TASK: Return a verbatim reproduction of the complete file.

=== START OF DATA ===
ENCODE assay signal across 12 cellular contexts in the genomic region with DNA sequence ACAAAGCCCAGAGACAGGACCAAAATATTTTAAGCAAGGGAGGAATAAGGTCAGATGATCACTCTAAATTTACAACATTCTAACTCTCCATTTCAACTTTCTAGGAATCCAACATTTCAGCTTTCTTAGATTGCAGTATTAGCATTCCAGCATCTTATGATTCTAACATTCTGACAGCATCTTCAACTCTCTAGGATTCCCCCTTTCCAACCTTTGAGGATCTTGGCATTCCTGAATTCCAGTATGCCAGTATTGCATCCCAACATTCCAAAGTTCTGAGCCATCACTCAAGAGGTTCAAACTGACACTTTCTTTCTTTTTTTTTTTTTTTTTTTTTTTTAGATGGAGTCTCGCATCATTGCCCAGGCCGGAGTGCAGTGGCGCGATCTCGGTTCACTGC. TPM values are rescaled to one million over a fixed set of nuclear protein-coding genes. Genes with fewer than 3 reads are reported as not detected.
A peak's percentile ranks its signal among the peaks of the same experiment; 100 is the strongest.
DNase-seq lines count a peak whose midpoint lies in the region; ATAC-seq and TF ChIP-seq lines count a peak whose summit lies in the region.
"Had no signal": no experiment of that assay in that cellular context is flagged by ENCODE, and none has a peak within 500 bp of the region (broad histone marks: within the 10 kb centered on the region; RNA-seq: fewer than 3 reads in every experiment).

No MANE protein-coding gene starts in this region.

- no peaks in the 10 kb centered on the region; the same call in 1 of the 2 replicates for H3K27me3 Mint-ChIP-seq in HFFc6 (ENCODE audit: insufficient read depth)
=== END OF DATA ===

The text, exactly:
ENCODE assay signal across 12 cellular contexts in the genomic region with DNA sequence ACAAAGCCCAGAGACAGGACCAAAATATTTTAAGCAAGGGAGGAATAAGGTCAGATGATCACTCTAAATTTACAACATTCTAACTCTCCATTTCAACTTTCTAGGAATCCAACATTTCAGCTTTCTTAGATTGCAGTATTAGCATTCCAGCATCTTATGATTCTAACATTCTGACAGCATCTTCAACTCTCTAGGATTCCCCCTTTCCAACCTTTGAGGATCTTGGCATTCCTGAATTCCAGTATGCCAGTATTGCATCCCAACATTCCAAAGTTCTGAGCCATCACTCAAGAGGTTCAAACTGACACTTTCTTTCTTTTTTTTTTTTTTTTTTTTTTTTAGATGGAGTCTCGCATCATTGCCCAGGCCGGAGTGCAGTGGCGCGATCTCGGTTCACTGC. TPM values are rescaled to one million over a fixed set of nuclear protein-coding genes. Genes with fewer than 3 reads are reported as not detected.
A peak's percentile ranks its signal among the peaks of the same experiment; 100 is the strongest.
DNase-seq lines count a peak whose midpoint lies in the region; ATAC-seq and TF ChIP-seq lines count a peak whose summit lies in the region.
"Had no signal": no experiment of that assay in that cellular context is flagged by ENCODE, and none has a peak within 500 bp of the region (broad histone marks: within the 10 kb centered on the region; RNA-seq: fewer than 3 reads in every experiment).

No MANE protein-coding gene starts in this region.

- no peaks in the 10 kb centered on the region; the same call in 1 of the 2 replicates for H3K27me3 Mint-ChIP-seq in HFFc6 (ENCODE audit: insufficient read depth)